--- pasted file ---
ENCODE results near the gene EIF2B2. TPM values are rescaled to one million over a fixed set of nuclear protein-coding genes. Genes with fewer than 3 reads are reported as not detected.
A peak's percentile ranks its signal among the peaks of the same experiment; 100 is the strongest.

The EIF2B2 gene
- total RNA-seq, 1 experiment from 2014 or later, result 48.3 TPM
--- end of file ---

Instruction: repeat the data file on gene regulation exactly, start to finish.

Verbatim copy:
ENCODE results near the gene EIF2B2. TPM values are rescaled to one million over a fixed set of nuclear protein-coding genes. Genes with fewer than 3 reads are reported as not detected.
A peak's percentile ranks its signal among the peaks of the same experiment; 100 is the strongest.

The EIF2B2 gene
- total RNA-seq, 1 experiment from 2014 or later, result 48.3 TPM